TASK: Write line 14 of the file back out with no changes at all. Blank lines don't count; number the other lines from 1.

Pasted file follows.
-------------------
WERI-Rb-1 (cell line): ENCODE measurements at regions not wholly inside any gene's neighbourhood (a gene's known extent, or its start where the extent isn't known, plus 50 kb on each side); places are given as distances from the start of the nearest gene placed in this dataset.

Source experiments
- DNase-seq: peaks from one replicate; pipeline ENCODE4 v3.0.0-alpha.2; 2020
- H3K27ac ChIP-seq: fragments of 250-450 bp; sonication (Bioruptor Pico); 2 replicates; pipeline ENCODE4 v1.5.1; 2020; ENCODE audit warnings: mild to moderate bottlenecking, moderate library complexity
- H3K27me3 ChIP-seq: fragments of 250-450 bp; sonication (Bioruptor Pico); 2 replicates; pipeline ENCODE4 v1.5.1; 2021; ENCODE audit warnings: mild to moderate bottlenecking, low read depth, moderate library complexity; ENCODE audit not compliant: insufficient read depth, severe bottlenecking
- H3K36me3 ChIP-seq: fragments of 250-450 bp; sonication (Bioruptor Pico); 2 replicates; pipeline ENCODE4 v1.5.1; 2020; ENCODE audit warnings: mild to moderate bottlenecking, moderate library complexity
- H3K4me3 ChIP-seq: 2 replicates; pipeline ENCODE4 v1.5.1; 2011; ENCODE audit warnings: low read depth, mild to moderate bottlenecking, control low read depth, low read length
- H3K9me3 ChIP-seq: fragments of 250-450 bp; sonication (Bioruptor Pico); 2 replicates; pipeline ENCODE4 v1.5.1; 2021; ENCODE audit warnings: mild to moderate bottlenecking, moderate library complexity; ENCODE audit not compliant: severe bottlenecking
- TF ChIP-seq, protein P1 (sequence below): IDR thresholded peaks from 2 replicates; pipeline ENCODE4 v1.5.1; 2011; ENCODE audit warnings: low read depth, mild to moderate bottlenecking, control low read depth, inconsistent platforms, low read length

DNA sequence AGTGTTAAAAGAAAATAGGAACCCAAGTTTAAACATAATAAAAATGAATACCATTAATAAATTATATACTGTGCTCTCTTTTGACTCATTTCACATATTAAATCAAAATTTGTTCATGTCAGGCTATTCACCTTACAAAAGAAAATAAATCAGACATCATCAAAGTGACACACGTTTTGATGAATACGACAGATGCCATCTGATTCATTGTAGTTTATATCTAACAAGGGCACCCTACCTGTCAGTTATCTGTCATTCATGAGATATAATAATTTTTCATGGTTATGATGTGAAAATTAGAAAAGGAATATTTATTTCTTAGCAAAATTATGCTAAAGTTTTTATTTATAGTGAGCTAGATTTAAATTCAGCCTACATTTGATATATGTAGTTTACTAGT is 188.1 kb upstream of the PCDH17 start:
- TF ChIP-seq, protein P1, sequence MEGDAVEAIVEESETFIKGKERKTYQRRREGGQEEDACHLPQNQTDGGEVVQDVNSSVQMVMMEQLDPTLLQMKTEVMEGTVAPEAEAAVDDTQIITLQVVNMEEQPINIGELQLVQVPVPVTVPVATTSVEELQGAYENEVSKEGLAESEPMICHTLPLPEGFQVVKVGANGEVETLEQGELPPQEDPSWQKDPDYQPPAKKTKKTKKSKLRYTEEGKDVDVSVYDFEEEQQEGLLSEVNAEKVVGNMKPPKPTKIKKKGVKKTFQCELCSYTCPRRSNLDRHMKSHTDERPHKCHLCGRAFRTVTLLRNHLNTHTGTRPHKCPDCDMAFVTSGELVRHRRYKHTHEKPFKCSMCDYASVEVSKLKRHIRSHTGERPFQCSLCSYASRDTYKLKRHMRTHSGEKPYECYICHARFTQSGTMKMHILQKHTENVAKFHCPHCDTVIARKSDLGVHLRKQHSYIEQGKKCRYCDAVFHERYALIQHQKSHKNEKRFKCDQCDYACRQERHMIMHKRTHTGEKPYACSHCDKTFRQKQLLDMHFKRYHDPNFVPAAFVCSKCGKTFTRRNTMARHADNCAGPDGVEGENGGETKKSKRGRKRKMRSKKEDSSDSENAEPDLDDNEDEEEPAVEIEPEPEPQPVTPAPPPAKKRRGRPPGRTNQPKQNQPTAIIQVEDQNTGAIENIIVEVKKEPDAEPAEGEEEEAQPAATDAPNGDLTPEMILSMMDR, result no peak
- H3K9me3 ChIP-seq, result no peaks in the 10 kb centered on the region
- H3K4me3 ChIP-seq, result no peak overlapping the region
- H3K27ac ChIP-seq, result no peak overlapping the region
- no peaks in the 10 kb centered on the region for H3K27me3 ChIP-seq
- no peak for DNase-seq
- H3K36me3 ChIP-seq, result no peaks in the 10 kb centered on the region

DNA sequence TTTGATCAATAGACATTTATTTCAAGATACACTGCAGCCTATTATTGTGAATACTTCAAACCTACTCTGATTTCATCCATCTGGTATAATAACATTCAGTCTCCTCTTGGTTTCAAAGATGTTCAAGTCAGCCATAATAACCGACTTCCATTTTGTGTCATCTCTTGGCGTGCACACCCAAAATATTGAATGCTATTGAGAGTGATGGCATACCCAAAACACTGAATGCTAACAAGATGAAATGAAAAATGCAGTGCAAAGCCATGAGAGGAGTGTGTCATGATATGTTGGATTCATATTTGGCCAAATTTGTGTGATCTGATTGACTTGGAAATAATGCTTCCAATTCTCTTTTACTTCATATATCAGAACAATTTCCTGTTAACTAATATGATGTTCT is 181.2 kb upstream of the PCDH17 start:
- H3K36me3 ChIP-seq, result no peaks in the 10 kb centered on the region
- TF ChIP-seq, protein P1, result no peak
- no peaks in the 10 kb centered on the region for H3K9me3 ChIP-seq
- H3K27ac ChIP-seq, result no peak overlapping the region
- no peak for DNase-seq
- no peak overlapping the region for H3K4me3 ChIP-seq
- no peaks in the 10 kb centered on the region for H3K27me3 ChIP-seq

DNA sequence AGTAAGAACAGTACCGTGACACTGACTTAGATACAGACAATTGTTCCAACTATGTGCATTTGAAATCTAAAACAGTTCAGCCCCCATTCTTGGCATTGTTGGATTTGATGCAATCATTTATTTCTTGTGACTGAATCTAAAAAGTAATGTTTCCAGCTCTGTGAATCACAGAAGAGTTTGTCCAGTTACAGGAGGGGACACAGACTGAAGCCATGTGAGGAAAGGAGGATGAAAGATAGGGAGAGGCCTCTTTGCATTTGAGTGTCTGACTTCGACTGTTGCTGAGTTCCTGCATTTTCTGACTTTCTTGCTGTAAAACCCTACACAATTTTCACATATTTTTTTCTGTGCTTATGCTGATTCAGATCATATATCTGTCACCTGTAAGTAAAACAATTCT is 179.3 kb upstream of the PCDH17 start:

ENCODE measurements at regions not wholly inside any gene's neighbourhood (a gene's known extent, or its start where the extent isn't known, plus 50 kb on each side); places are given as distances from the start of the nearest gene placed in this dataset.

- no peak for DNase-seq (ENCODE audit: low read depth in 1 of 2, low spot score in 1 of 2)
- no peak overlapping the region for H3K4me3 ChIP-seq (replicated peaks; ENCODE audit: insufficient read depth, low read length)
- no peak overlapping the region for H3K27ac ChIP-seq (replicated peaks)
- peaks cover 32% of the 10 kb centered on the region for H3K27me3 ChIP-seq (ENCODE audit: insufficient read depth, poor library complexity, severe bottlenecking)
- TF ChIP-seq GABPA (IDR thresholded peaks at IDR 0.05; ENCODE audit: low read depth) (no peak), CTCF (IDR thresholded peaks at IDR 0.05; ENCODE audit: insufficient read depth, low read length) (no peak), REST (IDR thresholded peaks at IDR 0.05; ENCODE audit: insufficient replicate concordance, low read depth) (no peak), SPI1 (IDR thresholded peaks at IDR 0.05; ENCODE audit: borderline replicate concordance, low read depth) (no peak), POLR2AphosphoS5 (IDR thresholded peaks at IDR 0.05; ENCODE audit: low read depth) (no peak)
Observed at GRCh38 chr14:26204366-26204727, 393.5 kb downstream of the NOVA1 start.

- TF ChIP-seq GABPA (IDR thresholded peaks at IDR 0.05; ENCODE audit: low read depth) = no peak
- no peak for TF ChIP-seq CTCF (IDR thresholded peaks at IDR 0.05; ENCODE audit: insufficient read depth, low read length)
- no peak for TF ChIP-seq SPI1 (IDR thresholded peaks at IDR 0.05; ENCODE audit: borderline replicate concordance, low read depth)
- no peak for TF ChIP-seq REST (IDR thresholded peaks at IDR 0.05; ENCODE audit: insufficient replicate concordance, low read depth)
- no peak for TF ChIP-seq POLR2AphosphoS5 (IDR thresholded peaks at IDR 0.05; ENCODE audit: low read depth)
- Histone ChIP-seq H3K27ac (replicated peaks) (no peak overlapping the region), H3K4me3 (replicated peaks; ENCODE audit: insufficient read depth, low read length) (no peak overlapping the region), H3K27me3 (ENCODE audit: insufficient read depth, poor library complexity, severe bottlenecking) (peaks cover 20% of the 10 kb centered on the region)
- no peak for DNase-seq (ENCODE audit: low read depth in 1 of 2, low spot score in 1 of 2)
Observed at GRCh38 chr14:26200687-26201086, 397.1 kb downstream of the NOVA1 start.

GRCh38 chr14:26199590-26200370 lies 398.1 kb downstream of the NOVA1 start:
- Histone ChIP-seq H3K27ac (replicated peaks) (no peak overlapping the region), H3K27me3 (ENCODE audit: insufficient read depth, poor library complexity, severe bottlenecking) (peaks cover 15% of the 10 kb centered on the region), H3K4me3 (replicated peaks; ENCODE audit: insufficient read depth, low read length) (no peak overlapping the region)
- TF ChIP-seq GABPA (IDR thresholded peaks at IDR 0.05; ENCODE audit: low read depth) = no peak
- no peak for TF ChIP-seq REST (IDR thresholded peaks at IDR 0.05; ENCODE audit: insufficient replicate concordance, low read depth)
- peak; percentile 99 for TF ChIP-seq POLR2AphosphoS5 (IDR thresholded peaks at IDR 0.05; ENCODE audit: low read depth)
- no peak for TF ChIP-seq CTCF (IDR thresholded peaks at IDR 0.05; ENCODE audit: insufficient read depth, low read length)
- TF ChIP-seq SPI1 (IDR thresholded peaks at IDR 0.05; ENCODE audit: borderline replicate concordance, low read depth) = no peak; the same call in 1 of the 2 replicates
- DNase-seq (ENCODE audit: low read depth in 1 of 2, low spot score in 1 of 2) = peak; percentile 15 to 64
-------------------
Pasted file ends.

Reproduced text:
- H3K27ac ChIP-seq, result no peak overlapping the region